As an initial check whether it’s sensible to proceed, due to potential data issues caused by fallacious nationality assignments, the asset and liability positions, equivalent in a perfect world, are compared. This is done by summing up the cash position SAMA provides in their monthly reserve release and the foreign currency (FC) held by the private sector reported in S.A.’s IIP and charting it against the total liabilities reported by banks around the globe for which the nationality of the holder has been identified as Saudi Arabian.
The lines are fairly comparable, both level- & delta-wise; it appears safe to proceed. Stepping back for moment, it is quite an achievement by the data collection departments of central banks contributing to the LBS, to be able to assign the nationality of the deposit holders in their respective location to this extent so that textbook logic (assets = liabilities) can, to a large degree, be replicated in practice.
As mentioned previously, the BIS doesn’t release a currency breakdown by subcategory (banks; central banks; non-banks) but only for the composite (blue line above). It is therefore necessary to ensure that SAMA is responsible for a major part of the total holdings and not overshadowed by the private sector. If for instance, SAMA accounted for only say 10% of cash holdings, it could be possible for their currency breakdown to differ quite strongly from the aggregate, without affecting the composite breakdown too much.
At the close of Q3 2015, SAMA’s contribution to the total cash held by Saudi Arabian entities in banks abroad was 67%; enough to draw conclusions from the composite currency breakdown.
With these formalities taken care of, finally, the LBS data for Saudi Arabia:
The US dollar share of total Saudi Arabian deposits in global banks, taking into account the ‘unallocated category’, is 85% [182/(221-8)]. Euros and Pounds account for 6% and 5% respectively.
Conclusion: The consensus is correct, SAMA’s deposits are almost solely kept in US dollars.
Now, that the currency breakdown has been established, the real fun begins: locating where SAMA keeps the deposits. While all US dollars are eventually borrowed back into US territory even when they are not required to fund banks’ assets, in which case they end up at the Fed to earn IOER, there is no reason to believe SAMA keeps all their deposits directly in US banks. In fact, any bank above the mere local level will generally accept foreign currency deposits and will act as middleman, on-lending the funds back to the US. As will be seen shortly, SAMA is a heavy user of Eurodollar deposits.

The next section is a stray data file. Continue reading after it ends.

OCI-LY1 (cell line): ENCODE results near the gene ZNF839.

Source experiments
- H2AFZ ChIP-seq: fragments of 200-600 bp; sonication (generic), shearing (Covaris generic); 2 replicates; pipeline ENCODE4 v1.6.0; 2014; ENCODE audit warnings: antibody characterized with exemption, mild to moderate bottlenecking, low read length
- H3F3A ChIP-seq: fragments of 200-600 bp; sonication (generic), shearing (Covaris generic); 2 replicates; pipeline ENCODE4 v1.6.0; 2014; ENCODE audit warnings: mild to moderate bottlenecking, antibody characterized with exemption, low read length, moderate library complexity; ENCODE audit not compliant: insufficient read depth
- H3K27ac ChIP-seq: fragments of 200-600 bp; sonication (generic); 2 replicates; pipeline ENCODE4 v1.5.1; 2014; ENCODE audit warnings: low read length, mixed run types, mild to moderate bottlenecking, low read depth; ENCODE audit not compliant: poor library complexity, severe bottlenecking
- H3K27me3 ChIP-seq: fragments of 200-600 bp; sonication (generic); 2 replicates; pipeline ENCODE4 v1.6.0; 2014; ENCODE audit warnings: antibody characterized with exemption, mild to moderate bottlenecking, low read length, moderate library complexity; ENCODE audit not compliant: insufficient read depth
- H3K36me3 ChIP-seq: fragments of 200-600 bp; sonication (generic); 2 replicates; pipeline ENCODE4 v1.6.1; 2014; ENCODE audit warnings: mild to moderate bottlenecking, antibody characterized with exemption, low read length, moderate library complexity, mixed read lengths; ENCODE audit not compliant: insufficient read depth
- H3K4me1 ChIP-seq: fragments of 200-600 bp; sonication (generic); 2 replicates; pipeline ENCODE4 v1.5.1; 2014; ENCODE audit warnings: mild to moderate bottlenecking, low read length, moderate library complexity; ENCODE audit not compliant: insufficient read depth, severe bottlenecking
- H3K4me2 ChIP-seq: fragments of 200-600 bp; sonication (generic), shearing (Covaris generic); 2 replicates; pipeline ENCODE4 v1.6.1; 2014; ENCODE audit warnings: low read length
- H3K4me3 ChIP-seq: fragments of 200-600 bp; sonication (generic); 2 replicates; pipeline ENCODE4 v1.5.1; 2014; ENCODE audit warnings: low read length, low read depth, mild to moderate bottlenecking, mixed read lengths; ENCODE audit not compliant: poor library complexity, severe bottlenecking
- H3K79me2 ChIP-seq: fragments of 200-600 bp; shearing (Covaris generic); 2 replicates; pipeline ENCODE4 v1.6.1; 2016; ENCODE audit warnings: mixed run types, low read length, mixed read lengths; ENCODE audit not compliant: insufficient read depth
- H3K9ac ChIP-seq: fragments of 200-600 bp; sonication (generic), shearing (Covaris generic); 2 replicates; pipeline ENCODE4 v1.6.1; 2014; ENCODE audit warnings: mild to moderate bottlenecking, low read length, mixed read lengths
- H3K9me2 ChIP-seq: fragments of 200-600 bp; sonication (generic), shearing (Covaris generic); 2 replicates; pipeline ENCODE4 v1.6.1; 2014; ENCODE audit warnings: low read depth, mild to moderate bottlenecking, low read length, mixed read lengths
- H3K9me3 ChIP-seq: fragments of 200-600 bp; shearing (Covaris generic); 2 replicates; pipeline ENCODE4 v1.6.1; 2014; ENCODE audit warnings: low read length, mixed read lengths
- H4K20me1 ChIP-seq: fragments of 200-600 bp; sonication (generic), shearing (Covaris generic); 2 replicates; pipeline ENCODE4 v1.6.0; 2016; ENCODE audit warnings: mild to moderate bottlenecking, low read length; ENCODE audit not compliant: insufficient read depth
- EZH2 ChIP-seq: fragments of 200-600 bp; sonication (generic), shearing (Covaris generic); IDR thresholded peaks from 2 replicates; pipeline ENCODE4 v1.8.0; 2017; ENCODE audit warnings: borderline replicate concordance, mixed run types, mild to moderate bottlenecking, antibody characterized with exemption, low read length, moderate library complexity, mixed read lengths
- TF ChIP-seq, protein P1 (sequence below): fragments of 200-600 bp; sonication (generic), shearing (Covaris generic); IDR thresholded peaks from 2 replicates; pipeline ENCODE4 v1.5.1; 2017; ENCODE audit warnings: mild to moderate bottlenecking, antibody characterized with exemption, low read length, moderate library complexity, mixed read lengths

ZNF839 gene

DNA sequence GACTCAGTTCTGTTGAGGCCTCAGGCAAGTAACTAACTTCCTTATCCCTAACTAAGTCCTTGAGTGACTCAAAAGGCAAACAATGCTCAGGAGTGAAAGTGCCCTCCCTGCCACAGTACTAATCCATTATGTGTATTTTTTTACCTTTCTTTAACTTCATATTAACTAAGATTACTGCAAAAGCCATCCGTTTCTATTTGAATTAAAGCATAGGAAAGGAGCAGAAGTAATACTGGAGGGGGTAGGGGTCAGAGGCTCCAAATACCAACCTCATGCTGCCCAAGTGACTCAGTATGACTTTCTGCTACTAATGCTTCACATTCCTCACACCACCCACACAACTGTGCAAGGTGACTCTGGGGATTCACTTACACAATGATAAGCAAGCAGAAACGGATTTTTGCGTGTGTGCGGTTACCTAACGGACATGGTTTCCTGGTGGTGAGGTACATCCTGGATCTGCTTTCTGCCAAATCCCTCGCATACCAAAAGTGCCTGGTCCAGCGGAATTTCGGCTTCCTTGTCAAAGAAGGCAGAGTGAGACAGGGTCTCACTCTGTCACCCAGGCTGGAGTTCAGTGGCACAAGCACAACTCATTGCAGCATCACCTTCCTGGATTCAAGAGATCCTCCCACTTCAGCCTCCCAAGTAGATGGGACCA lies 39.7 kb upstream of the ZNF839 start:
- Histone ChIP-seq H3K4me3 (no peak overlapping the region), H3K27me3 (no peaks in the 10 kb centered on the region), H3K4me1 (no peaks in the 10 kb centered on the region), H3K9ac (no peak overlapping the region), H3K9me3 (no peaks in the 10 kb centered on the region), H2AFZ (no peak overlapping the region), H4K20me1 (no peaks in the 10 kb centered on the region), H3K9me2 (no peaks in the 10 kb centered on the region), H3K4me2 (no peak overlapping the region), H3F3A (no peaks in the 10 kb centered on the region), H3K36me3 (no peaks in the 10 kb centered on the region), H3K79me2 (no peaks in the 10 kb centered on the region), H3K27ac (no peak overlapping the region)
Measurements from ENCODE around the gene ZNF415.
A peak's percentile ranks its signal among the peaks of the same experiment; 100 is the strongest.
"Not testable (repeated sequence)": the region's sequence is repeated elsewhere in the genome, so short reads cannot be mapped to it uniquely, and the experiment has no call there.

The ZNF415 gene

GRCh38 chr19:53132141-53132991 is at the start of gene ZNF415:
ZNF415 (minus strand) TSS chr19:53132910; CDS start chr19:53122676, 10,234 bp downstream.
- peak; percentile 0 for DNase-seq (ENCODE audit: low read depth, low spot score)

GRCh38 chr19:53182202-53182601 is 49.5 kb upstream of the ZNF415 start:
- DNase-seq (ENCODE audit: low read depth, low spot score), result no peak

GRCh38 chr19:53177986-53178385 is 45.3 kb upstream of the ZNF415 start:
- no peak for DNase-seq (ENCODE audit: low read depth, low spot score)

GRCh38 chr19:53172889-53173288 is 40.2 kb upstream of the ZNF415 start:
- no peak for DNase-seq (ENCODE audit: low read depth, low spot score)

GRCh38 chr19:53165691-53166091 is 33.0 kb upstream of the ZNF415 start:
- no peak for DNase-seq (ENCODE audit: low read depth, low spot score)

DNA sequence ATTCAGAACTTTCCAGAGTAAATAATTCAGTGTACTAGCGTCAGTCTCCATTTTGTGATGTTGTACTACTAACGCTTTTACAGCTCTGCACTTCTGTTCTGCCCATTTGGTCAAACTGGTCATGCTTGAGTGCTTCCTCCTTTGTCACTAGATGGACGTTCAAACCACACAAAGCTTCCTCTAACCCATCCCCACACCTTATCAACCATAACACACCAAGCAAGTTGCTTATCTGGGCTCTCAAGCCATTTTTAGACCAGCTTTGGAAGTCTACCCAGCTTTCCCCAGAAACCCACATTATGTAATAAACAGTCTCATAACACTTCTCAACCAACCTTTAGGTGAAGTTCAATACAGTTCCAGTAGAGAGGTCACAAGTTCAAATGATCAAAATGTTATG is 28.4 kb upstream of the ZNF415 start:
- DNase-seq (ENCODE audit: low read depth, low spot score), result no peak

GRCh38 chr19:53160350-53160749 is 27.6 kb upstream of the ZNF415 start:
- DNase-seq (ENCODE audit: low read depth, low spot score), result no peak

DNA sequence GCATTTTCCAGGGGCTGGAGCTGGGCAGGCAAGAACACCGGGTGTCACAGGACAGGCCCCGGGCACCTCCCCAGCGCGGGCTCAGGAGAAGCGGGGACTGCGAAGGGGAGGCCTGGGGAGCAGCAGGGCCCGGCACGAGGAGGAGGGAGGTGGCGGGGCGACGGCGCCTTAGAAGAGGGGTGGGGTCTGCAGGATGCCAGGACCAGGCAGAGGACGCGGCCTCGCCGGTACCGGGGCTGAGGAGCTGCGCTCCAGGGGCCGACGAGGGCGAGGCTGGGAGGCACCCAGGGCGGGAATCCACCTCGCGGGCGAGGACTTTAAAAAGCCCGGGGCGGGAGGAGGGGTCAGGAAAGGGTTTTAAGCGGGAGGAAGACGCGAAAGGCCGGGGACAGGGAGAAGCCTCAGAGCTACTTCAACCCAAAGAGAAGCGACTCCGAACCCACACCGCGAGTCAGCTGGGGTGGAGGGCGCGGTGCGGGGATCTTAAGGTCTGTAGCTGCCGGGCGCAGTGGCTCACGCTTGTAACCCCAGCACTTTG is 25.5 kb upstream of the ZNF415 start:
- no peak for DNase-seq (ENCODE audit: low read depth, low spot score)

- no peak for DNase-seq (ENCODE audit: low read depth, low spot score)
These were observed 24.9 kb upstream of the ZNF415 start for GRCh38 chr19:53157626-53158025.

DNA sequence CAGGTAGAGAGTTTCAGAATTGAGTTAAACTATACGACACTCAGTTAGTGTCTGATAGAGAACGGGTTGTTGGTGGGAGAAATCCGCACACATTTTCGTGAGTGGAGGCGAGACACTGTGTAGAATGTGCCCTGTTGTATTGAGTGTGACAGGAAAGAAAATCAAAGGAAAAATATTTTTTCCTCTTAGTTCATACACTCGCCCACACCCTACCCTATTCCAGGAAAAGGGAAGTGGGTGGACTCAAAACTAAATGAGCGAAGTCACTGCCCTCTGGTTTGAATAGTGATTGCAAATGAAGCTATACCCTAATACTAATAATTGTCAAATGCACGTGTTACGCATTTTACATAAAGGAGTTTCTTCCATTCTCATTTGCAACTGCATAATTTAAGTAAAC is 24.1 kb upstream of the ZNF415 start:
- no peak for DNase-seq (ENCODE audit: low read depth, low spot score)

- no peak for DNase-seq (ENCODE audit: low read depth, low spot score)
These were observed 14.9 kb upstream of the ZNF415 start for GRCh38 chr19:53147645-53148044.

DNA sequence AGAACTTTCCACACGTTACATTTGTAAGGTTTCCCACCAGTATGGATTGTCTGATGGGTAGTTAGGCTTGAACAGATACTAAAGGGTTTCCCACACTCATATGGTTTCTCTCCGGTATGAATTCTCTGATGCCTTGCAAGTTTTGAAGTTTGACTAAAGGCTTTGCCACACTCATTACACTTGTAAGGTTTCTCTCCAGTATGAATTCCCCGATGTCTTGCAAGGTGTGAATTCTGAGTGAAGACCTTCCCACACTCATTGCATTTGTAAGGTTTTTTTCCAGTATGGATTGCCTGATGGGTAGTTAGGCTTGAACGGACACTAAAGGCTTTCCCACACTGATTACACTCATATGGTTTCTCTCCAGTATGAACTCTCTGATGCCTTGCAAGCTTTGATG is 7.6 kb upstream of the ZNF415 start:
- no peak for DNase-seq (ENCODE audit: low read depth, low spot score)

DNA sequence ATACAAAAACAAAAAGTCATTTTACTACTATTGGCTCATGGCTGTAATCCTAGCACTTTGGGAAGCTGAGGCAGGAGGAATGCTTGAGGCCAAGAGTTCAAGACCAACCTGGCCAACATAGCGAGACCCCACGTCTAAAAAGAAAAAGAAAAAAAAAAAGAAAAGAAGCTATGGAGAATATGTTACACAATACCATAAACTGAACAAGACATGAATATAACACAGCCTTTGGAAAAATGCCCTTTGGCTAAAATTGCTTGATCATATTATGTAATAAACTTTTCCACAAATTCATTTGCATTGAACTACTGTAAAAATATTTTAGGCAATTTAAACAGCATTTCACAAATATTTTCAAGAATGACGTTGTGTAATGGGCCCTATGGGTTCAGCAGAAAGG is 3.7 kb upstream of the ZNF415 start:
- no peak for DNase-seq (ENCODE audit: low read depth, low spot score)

The statistics sections of the major CBs offer some insight with regard to the location of SAMA’s cash deposits. Some CBs publish their ‘local’ LBS results, which are later summarized by the BIS; some publish numbers on the external business of banks operating in their territory more generally and some decide to report nothing, at least not on their international websites.
In order to obtain a quantitative result, a few assumptions are necessary. No CB issues numbers by specific institution, so SAMA’s position has to be abstracted from the overall cash holdings of Saudi Arabian entities. As established above, SAMA accounts for two-thirds of the overall Saudi deposit base abroad.
In many cases, S.A. isn’t broken out separately but reported in a Middle East aggregate. As not every CB releases the country breakdown of this category, the countries in the ‘Asian Oil Exporter’ category used by the US Treasury will serve as guideline. Some CBs also add Africa to the Middle East category. To extract the amount of deposits belonging to Saudi Arabian entities from regional composites, the LBS reported Saudi numbers are compared to the regional LBS aggregates (Middle East or Middle East + Africa), resulting in shares of 45% and 34% respectively.
For instance, the BoE provides a number for S.A. itself, i.e. the (x) column remains blank and (y) is in this case not the result of a calculation, but a directly imported value. 97.2 is then multiplied by (a), to obtain the implied SAMA deposit holdings in the UK of $64.15 bn.
Jersey on the other hand reports only a Middle East aggregate, which is entered into column (x). (y) is calculated by multiplying 28.73 by (b). From then on, the same procedure as in the UK example.
What can be learned from these back-of-the-envelope calculations?
- The UK is by far the most important location for Saudi deposits;
- Deposits kept in the US are relatively modest;
- Offshore/Tax-havens account for ~20% of the identified $136 bn ;
- The sum explains two-thirds of SAMA’s ~ $200 bn cash holdings.